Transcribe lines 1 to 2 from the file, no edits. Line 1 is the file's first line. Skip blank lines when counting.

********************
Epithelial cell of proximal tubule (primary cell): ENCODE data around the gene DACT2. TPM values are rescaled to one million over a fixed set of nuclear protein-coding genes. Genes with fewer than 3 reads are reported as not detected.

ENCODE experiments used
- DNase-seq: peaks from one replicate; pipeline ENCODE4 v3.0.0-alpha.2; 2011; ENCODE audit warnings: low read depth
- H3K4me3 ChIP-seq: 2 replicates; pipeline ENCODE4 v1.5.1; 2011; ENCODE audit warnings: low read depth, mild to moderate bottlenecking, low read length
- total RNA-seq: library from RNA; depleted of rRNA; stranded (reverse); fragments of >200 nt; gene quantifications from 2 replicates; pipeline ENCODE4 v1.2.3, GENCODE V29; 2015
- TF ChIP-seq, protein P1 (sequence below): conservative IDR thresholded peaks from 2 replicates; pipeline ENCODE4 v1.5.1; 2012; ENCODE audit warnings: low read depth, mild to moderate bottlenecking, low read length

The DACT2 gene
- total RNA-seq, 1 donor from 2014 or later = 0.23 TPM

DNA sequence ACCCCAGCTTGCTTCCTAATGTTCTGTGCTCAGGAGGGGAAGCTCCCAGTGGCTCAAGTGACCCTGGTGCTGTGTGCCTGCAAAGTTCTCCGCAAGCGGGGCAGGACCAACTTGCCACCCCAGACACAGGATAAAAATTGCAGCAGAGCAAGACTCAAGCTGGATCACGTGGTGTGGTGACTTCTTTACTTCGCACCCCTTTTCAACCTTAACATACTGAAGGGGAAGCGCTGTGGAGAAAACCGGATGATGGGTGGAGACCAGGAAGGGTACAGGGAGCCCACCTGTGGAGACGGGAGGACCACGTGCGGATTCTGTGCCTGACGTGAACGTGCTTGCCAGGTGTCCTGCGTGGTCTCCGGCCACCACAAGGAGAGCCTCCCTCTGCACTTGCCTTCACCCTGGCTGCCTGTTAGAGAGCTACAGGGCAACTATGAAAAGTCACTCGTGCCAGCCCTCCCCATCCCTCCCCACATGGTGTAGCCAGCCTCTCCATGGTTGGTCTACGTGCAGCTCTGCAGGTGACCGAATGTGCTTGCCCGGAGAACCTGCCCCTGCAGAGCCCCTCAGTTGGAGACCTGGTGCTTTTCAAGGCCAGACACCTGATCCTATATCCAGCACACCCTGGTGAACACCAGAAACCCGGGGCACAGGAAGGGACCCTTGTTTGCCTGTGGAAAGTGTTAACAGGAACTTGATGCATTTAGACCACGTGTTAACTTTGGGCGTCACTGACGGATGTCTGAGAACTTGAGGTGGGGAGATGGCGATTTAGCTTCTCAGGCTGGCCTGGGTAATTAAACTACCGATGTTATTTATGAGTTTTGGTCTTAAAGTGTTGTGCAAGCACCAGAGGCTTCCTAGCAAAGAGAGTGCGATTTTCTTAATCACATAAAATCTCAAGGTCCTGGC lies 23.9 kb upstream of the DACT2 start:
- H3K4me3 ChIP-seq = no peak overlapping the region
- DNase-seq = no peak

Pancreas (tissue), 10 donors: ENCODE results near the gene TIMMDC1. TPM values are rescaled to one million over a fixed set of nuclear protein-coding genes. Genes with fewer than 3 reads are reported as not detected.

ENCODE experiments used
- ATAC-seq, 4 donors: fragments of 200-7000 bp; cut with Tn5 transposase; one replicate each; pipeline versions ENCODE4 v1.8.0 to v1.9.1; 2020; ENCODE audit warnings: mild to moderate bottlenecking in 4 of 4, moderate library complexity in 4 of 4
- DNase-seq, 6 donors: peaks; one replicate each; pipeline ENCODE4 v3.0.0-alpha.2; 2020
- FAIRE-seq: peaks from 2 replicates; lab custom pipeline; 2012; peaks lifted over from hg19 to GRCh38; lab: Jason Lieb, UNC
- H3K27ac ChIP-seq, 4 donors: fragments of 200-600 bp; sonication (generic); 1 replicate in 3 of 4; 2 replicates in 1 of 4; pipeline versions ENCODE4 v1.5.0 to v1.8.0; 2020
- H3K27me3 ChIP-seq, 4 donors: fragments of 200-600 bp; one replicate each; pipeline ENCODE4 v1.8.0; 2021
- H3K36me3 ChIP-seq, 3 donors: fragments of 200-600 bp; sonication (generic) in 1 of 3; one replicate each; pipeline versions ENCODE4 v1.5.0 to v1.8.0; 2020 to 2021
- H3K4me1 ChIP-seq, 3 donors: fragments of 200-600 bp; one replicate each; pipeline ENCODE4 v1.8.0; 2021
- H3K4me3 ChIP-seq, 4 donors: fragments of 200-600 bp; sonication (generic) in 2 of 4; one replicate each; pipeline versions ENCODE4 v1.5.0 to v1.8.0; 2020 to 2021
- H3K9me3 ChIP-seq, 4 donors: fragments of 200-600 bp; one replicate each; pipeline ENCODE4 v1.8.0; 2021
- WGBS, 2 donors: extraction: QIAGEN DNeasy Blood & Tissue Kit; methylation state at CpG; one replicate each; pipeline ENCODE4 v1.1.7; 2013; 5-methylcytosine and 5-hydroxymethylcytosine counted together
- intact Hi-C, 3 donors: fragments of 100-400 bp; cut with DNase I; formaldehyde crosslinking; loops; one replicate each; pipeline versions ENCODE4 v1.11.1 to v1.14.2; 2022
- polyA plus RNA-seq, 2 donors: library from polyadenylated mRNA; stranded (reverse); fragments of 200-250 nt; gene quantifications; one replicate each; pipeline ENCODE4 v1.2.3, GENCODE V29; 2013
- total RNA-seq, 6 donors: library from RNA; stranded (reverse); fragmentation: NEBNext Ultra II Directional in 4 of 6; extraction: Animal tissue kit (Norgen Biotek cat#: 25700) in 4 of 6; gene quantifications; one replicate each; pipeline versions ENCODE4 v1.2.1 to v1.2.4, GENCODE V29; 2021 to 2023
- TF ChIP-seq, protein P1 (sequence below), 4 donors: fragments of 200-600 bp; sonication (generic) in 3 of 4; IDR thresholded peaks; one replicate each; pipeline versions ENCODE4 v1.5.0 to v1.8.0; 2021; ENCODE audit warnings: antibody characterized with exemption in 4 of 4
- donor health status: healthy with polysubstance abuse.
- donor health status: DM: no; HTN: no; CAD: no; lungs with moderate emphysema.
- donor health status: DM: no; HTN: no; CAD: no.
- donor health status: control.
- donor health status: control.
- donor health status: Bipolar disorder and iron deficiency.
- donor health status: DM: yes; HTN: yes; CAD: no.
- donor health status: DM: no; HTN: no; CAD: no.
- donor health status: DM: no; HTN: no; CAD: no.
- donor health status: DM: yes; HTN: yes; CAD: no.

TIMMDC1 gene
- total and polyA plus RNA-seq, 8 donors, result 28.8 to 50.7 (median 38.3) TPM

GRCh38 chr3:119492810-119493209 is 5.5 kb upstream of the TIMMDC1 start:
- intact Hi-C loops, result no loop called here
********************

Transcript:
Epithelial cell of proximal tubule (primary cell): ENCODE data around the gene DACT2. TPM values are rescaled to one million over a fixed set of nuclear protein-coding genes. Genes with fewer than 3 reads are reported as not detected.

ENCODE experiments used